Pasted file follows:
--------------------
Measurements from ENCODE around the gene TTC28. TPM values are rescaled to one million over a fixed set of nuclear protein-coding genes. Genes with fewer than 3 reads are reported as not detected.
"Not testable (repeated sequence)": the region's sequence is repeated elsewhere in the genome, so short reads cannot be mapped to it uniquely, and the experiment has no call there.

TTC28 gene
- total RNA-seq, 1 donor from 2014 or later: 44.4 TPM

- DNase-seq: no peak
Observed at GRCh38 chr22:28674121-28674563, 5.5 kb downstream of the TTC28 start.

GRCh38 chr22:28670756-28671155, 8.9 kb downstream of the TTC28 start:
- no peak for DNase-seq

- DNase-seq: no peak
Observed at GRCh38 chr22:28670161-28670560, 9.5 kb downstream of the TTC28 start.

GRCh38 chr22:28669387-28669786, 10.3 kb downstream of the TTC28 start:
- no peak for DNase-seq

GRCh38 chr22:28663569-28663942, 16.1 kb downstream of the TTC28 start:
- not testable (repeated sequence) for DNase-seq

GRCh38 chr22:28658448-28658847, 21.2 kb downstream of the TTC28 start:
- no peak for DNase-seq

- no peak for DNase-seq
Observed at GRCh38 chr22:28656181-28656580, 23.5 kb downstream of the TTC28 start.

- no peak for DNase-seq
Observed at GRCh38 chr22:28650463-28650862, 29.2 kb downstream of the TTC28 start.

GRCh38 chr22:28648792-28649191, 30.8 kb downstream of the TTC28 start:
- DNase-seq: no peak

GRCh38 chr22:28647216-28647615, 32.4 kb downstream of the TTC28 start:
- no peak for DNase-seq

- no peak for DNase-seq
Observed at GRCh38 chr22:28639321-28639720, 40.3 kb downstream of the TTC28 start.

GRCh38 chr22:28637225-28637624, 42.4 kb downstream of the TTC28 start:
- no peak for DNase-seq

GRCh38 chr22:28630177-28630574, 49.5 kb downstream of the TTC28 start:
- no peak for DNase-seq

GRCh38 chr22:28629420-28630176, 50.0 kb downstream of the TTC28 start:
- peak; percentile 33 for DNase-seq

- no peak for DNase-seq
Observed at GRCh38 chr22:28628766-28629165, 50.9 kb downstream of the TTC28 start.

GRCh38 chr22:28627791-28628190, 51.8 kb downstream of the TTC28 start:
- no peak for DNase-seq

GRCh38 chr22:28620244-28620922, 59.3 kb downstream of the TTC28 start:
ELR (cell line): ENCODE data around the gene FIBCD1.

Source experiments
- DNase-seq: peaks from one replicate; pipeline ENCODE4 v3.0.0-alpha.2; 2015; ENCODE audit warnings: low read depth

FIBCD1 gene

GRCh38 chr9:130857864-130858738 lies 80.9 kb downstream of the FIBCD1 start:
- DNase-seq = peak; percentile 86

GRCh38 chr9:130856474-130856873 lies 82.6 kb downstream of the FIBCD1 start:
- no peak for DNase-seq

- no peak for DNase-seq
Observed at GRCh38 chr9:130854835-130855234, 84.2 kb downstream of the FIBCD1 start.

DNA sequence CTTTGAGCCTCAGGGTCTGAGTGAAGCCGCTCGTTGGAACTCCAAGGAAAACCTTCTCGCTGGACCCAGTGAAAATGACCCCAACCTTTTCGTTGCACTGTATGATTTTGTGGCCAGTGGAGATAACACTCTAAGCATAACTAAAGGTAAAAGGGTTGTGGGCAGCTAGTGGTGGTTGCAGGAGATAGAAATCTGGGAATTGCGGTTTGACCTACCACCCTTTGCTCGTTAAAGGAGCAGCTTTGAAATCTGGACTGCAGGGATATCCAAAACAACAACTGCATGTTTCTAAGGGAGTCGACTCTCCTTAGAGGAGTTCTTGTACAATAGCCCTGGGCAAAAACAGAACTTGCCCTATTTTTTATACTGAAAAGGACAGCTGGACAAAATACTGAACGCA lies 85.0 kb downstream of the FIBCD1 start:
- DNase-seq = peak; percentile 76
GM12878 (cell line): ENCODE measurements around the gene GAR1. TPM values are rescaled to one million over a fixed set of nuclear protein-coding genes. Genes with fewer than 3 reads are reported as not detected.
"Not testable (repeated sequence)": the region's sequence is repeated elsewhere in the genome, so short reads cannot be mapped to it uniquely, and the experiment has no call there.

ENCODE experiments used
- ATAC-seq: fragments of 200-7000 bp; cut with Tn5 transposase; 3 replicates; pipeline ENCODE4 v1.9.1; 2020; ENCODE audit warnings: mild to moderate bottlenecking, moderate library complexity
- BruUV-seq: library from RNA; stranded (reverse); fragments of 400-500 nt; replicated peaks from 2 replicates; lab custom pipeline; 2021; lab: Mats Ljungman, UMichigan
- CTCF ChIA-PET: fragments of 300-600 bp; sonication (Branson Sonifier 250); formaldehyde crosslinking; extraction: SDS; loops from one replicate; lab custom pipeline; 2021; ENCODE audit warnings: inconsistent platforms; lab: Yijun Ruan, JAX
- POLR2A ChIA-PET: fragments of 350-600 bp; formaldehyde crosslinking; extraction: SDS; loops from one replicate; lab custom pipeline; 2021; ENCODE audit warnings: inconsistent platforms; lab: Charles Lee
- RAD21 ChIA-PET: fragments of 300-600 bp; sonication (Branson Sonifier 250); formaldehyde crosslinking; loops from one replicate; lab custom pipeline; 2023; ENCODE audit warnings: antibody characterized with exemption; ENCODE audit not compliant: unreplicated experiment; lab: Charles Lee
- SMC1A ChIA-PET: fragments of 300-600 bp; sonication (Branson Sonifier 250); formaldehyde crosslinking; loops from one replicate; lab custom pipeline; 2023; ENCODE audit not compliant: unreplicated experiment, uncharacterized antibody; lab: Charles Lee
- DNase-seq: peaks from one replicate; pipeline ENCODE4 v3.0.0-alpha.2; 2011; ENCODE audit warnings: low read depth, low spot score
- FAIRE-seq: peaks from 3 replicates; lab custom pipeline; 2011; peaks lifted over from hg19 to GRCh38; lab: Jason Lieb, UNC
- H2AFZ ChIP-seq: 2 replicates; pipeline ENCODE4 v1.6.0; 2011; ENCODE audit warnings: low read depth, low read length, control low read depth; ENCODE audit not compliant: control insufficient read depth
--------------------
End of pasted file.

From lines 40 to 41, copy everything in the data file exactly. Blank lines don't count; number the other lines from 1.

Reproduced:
- DNase-seq: peaks from one replicate; pipeline ENCODE4 v3.0.0-alpha.2; 2015; ENCODE audit warnings: low read depth

FIBCD1 gene